Which blog reader do you use? I have used a firefox plugin called Sage, an RSS reader, for years and years. I love it. The only downside is that I can only read my blogs if I’m on my desktop computer. I started subscribing to blogs via email subscription and reading when I got the email and that works great! I also use FlipBoard when I’m on my phone. But I admit I really do like reading blogs at my computer. Sometimes commenting systems and my phone don’t agree, so if I want to comment I either just can’t do so or it ends up being a big hassle and I give up.
If you are using Bloglovin I would love if you would Follow my blog with Bloglovin!
Anytime we move, a hotel stay is usually figured into the mix. There have been a couple of moves that allowed us to move directly into the home we were renting, but I’m not sure I was fully prepared for what hotel living was going to be like. Since we stayed in a small hotel – family owned, not that many employees – we got to know almost everyone who worked in the place. We only didn’t know one person and she worked one day a week so it makes sense that we didn’t really know her. The rest of the employees we consider friends, we see them regularly, and a couple have even helped us by tutoring our children.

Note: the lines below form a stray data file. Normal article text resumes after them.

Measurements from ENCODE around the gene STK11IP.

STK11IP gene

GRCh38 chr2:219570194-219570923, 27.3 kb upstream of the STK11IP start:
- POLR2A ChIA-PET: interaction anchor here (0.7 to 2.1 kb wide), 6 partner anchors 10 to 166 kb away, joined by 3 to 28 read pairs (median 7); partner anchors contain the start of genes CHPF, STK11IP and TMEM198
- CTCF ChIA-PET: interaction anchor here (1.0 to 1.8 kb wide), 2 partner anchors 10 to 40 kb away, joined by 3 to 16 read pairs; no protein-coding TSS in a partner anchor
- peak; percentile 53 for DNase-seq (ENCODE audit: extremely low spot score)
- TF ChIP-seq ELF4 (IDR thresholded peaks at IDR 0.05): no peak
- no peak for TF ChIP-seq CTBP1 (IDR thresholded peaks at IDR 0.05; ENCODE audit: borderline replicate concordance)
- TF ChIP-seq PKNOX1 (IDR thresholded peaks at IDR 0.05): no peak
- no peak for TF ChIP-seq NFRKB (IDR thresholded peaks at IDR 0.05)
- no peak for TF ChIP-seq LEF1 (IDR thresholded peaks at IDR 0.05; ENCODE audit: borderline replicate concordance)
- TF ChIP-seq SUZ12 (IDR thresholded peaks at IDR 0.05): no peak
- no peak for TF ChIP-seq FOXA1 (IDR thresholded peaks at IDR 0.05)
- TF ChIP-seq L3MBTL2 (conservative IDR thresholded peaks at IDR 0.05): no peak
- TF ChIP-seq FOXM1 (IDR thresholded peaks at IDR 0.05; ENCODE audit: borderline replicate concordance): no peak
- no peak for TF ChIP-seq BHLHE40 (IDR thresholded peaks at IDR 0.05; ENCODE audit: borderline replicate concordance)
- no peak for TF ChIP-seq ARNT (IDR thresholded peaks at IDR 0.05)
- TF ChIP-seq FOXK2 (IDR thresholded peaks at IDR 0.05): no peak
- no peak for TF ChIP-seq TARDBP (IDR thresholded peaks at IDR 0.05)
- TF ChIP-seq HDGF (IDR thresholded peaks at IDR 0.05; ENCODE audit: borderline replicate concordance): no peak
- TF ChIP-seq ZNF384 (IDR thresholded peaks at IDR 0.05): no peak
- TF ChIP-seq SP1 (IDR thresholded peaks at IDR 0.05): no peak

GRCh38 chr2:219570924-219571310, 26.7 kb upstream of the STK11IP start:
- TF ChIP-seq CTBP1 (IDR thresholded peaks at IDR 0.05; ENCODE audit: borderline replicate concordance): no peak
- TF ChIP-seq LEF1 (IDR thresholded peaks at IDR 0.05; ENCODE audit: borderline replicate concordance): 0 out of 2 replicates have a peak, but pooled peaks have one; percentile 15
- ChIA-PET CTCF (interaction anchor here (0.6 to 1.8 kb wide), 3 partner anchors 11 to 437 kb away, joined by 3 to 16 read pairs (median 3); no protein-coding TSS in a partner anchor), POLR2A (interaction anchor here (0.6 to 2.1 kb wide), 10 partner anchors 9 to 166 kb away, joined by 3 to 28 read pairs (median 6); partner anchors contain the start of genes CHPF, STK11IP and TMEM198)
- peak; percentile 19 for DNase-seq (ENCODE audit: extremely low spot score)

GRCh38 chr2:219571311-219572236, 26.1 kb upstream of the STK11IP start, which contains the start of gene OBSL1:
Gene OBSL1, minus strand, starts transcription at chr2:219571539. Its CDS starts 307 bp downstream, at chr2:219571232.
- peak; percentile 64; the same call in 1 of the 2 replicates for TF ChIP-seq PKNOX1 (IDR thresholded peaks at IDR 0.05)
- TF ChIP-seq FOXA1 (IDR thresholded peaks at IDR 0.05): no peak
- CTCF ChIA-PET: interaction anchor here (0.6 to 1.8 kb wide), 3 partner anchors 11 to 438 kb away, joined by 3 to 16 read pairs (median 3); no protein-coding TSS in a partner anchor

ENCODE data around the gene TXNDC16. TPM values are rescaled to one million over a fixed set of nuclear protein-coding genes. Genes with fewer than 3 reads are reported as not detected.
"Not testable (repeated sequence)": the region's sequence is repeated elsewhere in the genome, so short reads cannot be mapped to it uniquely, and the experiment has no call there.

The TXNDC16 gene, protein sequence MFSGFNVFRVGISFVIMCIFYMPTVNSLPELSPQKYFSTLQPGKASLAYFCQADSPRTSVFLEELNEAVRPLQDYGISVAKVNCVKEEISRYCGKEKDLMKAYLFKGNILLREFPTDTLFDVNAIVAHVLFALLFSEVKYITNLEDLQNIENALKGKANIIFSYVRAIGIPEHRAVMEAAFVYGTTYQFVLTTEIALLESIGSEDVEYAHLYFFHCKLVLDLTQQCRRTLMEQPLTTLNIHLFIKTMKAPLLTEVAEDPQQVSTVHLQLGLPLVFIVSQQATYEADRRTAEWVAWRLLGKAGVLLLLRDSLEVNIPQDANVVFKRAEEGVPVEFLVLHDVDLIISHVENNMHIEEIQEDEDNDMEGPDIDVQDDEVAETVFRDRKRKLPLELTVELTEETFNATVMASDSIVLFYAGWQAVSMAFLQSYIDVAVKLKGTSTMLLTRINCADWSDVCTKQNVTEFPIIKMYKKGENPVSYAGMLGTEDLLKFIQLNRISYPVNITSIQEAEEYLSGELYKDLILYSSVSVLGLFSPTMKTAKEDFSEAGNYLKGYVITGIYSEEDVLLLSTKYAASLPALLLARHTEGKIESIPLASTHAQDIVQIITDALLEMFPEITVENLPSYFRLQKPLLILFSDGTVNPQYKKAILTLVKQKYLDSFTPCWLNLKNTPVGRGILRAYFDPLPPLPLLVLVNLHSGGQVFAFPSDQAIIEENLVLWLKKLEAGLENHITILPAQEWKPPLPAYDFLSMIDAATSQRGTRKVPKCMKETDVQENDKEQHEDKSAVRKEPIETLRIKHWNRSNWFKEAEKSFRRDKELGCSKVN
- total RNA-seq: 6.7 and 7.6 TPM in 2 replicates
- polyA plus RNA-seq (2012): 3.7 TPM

When you spend that kind of time in a hotel, it becomes your home. You need to do whatever you can to feel comfortable in your space. The first room we occupied was the hotel’s apartment. This hotel has one two-bedroom apartment and unfortunately for us it was only available for a short time before it had been booked by someone else. This was a great introduction to our stay. The apartment was spacious, the windows here must all be double paned because despite being on a busy street we heard nothing from outside, there is a computer in the apartment, a stocked kitchen (not food but pots, pans, kitchenware, etc.), and what I think is really high up on my list of best things about apartments here – rolling window shades that are on the outside of the window and create a pitch black room. Seriously, these are amazing and wonderful and I wish we had them in the US. Actually we do, they are the same type of shades used on some storefronts, those pull down things that protect windows from being busted out. The difference is that these are widely used here on home and apartment windows and storefronts.